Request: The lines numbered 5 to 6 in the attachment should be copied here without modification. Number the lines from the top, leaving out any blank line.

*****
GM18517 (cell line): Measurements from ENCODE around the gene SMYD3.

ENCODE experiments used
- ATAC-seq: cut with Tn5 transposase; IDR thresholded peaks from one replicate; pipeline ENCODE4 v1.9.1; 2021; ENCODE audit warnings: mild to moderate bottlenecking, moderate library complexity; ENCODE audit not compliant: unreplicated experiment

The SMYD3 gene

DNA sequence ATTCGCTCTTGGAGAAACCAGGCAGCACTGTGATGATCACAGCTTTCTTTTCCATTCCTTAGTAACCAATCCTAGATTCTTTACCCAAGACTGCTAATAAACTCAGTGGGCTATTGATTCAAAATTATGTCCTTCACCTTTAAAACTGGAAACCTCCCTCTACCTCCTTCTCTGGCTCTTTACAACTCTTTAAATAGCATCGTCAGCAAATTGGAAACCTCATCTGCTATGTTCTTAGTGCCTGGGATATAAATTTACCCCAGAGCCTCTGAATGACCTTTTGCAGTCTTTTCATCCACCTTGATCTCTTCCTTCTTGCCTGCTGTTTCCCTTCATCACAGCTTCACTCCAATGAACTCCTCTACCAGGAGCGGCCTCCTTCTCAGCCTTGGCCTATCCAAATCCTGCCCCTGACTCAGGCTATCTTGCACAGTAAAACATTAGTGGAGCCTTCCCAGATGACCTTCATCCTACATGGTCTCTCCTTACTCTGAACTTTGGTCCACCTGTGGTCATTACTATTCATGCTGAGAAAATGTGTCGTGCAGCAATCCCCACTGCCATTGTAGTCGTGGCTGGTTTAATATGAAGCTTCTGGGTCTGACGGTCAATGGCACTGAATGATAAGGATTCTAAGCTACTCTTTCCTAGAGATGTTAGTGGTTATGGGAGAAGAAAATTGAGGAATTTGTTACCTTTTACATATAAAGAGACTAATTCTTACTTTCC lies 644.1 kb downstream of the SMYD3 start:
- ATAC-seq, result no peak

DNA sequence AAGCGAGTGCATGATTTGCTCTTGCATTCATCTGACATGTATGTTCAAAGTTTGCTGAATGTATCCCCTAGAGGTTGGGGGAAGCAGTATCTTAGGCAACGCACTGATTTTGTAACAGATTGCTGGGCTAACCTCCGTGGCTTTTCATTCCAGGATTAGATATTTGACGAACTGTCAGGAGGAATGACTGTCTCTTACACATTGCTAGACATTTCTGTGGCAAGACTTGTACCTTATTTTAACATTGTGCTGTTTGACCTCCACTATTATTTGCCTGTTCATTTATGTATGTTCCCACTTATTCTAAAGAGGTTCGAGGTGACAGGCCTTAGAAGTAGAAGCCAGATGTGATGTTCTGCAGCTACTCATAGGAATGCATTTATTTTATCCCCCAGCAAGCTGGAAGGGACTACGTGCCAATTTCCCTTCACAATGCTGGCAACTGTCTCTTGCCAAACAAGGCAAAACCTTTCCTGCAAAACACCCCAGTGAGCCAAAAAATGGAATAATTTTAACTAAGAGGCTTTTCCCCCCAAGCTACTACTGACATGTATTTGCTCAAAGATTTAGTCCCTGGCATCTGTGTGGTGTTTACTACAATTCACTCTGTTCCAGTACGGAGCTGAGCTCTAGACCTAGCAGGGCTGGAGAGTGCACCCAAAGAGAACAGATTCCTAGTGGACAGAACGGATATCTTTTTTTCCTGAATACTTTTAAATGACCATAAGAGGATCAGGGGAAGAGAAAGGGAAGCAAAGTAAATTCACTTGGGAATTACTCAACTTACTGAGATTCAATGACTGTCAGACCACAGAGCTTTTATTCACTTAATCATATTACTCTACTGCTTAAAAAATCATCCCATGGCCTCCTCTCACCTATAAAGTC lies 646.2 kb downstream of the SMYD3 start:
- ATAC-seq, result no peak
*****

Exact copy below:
DNA sequence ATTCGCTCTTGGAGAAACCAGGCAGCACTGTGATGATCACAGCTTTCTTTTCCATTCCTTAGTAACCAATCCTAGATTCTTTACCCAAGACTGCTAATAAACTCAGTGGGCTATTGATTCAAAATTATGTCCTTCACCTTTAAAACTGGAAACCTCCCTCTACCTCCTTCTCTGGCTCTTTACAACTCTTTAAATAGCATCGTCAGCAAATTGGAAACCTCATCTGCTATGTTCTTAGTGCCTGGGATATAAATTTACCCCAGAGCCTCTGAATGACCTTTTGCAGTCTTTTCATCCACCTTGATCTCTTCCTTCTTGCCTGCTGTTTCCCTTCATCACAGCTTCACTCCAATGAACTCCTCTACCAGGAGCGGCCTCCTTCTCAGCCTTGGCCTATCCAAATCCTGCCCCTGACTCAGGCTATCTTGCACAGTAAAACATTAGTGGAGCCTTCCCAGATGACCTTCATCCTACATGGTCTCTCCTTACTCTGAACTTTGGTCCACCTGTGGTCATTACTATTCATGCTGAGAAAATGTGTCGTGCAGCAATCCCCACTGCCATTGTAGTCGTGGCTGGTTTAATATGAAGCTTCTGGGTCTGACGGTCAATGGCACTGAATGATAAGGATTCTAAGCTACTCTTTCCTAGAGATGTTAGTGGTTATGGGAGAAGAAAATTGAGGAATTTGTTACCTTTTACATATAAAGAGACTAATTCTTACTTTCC lies 644.1 kb downstream of the SMYD3 start:
- ATAC-seq, result no peak